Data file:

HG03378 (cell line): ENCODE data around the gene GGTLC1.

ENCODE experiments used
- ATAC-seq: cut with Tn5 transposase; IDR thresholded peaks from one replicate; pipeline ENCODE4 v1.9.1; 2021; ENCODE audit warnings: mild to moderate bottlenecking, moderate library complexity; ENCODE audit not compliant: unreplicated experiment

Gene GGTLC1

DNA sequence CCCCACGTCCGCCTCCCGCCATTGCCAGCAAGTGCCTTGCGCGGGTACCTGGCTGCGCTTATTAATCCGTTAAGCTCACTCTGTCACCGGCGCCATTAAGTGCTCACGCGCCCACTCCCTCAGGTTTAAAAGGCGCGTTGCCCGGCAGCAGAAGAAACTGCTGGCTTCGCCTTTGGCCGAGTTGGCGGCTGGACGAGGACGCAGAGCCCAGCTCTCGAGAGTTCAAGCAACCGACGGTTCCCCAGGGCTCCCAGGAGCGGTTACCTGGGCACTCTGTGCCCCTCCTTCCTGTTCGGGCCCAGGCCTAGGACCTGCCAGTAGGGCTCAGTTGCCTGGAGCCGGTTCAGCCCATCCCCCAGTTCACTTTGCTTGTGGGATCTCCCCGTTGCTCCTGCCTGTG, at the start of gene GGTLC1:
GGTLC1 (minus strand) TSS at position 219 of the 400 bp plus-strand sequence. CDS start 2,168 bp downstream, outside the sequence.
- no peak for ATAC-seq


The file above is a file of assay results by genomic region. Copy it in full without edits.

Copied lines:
HG03378 (cell line): ENCODE data around the gene GGTLC1.

ENCODE experiments used
- ATAC-seq: cut with Tn5 transposase; IDR thresholded peaks from one replicate; pipeline ENCODE4 v1.9.1; 2021; ENCODE audit warnings: mild to moderate bottlenecking, moderate library complexity; ENCODE audit not compliant: unreplicated experiment

Gene GGTLC1

DNA sequence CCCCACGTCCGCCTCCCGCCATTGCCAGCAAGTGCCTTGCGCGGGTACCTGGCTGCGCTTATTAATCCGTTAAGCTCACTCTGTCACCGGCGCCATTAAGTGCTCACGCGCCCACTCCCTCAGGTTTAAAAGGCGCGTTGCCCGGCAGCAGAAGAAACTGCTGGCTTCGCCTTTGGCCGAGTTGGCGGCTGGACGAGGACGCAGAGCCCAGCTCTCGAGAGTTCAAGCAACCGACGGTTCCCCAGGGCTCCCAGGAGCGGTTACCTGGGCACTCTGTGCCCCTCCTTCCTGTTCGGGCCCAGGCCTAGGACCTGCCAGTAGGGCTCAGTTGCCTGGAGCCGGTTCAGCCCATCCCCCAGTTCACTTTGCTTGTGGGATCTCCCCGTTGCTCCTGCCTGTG, at the start of gene GGTLC1:
GGTLC1 (minus strand) TSS at position 219 of the 400 bp plus-strand sequence. CDS start 2,168 bp downstream, outside the sequence.
- no peak for ATAC-seq